Upper Mississippi River Flow and Sediment Characteristics and Their Effect on a Harbor Siltation Case

This is a Preprint and has not been peer reviewed. The published version of this Preprint is available: https://doi.org/10.1061/(ASCE)HY.1943-7900.0001507. This is version 1 of this Preprint.

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Authors

Roberto Fernández, Marcelo H Garcia , Gary Parker 

Abstract

Upper Mississippi River flow and sediment characteristics downstream of St. Louis are presented in this study. Available and measured data were used to assess a harbor siltation case and dredging needs. Such data are also useful to researchers and engineers conducting work in the Mississippi River and large rivers in general. Flows were characterized in terms of the mean annual hydrograph, flow duration curve, and mean annual, dominant, and effective discharges. Suspended and bed material sediments were characterized by grain-size distributions (GSDs). Suspended-sediment concentrations were characterized with a sediment rating curve, mean annual sediment graph, and duration curve. The results of the analyses were used to assess harbor sedimentation by comparing GSDs of harbor bed samples with those observed in the river. Bathymetric surveys were used to determine rates and occurrence of sedimentation. The analyses showed that harbor siltation correlates with river conditions and is driven by wash load in the river, which enters the harbor in suspension and deposits along the bottom due to the lack of flow-through velocities high enough to keep the fine sediments in suspension.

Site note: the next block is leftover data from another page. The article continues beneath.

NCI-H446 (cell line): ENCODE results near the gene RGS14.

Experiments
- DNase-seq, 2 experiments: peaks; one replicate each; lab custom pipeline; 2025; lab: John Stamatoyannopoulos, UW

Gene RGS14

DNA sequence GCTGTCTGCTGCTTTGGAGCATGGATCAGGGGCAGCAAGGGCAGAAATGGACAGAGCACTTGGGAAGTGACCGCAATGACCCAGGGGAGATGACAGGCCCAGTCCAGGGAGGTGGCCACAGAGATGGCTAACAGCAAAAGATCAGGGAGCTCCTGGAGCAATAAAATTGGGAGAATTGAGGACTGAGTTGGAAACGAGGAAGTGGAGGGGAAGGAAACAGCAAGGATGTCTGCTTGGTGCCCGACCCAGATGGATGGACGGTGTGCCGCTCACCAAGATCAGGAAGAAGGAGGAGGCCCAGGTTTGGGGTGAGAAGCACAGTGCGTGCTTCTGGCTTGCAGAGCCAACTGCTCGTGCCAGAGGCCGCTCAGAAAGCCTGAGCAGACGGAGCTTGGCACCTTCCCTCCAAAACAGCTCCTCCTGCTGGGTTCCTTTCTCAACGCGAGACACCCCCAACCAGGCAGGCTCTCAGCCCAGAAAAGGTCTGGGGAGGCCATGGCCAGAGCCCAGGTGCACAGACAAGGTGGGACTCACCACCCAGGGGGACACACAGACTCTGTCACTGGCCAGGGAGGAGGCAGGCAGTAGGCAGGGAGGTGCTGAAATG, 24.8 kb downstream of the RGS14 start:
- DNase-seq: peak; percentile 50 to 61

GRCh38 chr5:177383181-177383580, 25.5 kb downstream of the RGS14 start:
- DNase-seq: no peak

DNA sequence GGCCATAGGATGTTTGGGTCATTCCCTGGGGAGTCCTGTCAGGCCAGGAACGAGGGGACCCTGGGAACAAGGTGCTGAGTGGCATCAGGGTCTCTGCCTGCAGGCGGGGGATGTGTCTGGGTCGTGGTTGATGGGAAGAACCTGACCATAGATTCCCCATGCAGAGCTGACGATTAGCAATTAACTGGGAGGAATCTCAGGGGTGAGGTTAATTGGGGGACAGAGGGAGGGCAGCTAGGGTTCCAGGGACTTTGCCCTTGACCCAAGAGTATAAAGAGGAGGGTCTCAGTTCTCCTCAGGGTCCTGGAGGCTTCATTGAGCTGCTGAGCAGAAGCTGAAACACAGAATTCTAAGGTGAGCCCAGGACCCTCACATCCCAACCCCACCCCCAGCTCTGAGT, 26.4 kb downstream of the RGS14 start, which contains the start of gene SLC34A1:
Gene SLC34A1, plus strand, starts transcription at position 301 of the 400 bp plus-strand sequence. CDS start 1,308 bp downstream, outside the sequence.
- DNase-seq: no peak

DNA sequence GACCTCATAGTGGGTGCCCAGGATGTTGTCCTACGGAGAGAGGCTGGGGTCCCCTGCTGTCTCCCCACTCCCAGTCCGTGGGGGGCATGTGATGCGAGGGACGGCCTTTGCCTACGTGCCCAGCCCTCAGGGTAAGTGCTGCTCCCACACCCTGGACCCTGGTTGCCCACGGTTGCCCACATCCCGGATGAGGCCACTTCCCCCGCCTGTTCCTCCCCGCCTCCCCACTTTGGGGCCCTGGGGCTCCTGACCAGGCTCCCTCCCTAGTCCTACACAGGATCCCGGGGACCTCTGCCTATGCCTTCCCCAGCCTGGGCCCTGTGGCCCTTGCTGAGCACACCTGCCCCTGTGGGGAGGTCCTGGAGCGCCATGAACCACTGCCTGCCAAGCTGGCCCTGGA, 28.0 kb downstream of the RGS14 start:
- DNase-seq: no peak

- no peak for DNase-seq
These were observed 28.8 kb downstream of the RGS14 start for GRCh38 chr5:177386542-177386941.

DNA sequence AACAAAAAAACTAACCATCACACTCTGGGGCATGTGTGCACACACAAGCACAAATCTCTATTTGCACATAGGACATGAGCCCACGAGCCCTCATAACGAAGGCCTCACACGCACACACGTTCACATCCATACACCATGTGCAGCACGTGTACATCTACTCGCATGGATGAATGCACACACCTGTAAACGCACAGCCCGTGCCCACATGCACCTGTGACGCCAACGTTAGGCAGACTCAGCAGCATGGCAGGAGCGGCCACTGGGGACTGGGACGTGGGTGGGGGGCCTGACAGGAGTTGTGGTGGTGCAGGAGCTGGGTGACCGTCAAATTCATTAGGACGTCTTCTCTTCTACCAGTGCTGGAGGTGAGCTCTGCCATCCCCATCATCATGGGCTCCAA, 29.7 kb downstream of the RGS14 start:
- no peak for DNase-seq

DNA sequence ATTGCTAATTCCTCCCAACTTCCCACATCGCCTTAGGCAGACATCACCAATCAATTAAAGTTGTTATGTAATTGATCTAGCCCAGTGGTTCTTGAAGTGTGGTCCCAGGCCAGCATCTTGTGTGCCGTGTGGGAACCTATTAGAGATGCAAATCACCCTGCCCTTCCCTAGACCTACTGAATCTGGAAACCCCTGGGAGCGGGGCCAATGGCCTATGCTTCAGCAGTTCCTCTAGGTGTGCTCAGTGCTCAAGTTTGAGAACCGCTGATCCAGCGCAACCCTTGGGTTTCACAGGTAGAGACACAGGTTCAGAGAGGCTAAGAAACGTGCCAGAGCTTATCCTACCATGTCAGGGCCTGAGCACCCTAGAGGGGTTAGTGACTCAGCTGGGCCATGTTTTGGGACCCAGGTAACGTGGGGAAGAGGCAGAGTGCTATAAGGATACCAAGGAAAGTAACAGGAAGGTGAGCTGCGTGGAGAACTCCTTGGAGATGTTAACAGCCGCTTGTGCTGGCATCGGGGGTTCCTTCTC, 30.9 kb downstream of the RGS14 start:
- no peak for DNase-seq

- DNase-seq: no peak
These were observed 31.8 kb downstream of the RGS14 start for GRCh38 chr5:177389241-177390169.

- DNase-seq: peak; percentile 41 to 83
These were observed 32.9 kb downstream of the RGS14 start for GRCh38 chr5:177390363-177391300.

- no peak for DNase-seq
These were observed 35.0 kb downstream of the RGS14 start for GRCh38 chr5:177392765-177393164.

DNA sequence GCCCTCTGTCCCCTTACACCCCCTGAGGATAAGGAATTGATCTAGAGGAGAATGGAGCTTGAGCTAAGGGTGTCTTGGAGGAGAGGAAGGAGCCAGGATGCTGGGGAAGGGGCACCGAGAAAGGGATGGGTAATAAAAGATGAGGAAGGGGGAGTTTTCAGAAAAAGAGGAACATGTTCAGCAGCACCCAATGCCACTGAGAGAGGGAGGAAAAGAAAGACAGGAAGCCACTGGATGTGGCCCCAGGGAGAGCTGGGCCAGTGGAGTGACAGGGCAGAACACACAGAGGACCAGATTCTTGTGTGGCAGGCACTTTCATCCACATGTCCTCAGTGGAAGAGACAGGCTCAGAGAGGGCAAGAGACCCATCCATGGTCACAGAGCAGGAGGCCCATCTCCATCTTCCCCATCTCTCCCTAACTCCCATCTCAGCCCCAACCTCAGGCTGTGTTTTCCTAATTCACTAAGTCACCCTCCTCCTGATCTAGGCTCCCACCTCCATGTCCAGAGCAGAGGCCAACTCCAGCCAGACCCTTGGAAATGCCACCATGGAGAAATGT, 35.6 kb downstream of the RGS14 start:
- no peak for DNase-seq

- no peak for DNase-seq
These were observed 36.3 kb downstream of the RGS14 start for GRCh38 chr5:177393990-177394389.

DOI

https://doi.org/10.31223/X5288T

Subjects

Civil and Environmental Engineering, Civil Engineering, Earth Sciences, Engineering, Geomorphology, Hydraulic Engineering, Physical Sciences and Mathematics, Sedimentology

Keywords

Upper Missipssippi, Wash Load, Harbor, Siltation, Dominant discharge, Effective Discharge

Dates

Published: 2021-01-29 03:06

Last Updated: 2021-01-29 06:06

License

CC BY Attribution 4.0 International

Additional Metadata

Conflict of interest statement:
None

Data Availability (Reason not available):
Data used is either included in the manuscript or publicly available via USGS

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